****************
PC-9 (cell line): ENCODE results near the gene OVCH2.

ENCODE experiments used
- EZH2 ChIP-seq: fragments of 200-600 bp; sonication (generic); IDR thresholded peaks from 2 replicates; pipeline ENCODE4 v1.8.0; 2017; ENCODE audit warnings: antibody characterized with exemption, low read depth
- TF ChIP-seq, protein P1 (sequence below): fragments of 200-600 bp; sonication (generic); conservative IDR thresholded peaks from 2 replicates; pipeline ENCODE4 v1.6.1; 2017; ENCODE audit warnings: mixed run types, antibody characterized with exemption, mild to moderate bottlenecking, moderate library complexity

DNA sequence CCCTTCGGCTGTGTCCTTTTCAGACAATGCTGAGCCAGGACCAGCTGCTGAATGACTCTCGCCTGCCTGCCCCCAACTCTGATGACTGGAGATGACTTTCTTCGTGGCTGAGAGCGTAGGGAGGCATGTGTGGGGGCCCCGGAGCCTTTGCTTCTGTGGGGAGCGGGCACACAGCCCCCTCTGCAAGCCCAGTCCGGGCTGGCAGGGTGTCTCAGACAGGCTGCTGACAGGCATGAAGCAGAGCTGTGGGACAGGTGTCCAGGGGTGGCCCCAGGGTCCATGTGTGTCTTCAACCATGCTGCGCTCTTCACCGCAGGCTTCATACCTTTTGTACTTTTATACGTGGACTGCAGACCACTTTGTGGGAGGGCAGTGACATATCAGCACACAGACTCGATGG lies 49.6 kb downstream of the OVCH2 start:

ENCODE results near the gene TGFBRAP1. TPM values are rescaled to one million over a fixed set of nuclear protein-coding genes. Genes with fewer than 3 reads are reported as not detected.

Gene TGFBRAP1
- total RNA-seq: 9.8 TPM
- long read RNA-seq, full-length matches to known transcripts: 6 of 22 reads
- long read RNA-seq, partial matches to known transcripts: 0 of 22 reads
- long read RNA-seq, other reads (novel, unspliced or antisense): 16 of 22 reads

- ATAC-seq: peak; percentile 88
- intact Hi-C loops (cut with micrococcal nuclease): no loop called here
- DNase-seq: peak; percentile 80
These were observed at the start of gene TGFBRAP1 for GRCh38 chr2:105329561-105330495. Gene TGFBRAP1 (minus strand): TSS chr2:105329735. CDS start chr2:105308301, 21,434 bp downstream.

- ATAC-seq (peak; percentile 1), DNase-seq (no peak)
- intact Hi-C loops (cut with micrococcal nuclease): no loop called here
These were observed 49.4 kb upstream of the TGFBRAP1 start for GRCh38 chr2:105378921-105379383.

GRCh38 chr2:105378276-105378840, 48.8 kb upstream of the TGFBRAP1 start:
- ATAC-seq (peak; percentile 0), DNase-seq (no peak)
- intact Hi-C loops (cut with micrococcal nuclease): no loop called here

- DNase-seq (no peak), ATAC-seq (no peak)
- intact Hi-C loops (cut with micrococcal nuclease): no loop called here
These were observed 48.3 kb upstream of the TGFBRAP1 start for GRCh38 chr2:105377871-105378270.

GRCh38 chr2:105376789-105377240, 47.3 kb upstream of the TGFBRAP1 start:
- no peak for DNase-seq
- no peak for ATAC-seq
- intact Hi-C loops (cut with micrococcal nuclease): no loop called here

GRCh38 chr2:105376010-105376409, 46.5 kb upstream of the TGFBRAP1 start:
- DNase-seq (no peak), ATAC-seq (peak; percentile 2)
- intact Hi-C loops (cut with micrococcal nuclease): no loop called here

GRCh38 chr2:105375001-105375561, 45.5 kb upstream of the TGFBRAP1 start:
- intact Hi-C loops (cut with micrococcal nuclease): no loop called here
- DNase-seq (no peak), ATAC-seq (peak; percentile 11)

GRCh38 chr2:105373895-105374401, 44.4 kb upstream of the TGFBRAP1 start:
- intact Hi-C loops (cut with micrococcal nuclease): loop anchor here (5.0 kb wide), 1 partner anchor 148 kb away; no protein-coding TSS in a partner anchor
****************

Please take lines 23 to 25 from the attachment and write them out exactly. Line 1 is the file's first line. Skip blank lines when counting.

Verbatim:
- intact Hi-C loops (cut with micrococcal nuclease): no loop called here
These were observed 48.3 kb upstream of the TGFBRAP1 start for GRCh38 chr2:105377871-105378270.

GRCh38 chr2:105376789-105377240, 47.3 kb upstream of the TGFBRAP1 start: